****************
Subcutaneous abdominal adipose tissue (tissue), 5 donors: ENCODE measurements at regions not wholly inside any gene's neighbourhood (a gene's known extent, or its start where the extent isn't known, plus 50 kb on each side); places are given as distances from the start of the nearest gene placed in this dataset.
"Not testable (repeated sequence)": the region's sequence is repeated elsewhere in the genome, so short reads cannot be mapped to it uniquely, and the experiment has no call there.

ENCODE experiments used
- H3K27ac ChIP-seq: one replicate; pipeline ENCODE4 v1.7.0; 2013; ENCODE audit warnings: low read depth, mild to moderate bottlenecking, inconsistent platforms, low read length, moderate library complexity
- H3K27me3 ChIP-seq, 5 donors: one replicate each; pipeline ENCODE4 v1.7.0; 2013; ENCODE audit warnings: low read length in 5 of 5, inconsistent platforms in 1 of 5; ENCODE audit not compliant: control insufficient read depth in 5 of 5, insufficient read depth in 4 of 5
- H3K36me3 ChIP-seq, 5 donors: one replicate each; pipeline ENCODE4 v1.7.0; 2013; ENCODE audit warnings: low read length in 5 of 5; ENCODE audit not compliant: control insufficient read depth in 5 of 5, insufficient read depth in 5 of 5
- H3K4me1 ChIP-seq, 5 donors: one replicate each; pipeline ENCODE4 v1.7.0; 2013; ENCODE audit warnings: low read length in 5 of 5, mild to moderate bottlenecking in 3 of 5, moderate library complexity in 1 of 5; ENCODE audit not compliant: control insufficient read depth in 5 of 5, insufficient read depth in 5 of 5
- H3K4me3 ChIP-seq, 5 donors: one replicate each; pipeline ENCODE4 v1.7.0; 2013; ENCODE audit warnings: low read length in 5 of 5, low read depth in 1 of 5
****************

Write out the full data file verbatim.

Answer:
Subcutaneous abdominal adipose tissue (tissue), 5 donors: ENCODE measurements at regions not wholly inside any gene's neighbourhood (a gene's known extent, or its start where the extent isn't known, plus 50 kb on each side); places are given as distances from the start of the nearest gene placed in this dataset.
"Not testable (repeated sequence)": the region's sequence is repeated elsewhere in the genome, so short reads cannot be mapped to it uniquely, and the experiment has no call there.

ENCODE experiments used
- H3K27ac ChIP-seq: one replicate; pipeline ENCODE4 v1.7.0; 2013; ENCODE audit warnings: low read depth, mild to moderate bottlenecking, inconsistent platforms, low read length, moderate library complexity
- H3K27me3 ChIP-seq, 5 donors: one replicate each; pipeline ENCODE4 v1.7.0; 2013; ENCODE audit warnings: low read length in 5 of 5, inconsistent platforms in 1 of 5; ENCODE audit not compliant: control insufficient read depth in 5 of 5, insufficient read depth in 4 of 5
- H3K36me3 ChIP-seq, 5 donors: one replicate each; pipeline ENCODE4 v1.7.0; 2013; ENCODE audit warnings: low read length in 5 of 5; ENCODE audit not compliant: control insufficient read depth in 5 of 5, insufficient read depth in 5 of 5
- H3K4me1 ChIP-seq, 5 donors: one replicate each; pipeline ENCODE4 v1.7.0; 2013; ENCODE audit warnings: low read length in 5 of 5, mild to moderate bottlenecking in 3 of 5, moderate library complexity in 1 of 5; ENCODE audit not compliant: control insufficient read depth in 5 of 5, insufficient read depth in 5 of 5
- H3K4me3 ChIP-seq, 5 donors: one replicate each; pipeline ENCODE4 v1.7.0; 2013; ENCODE audit warnings: low read length in 5 of 5, low read depth in 1 of 5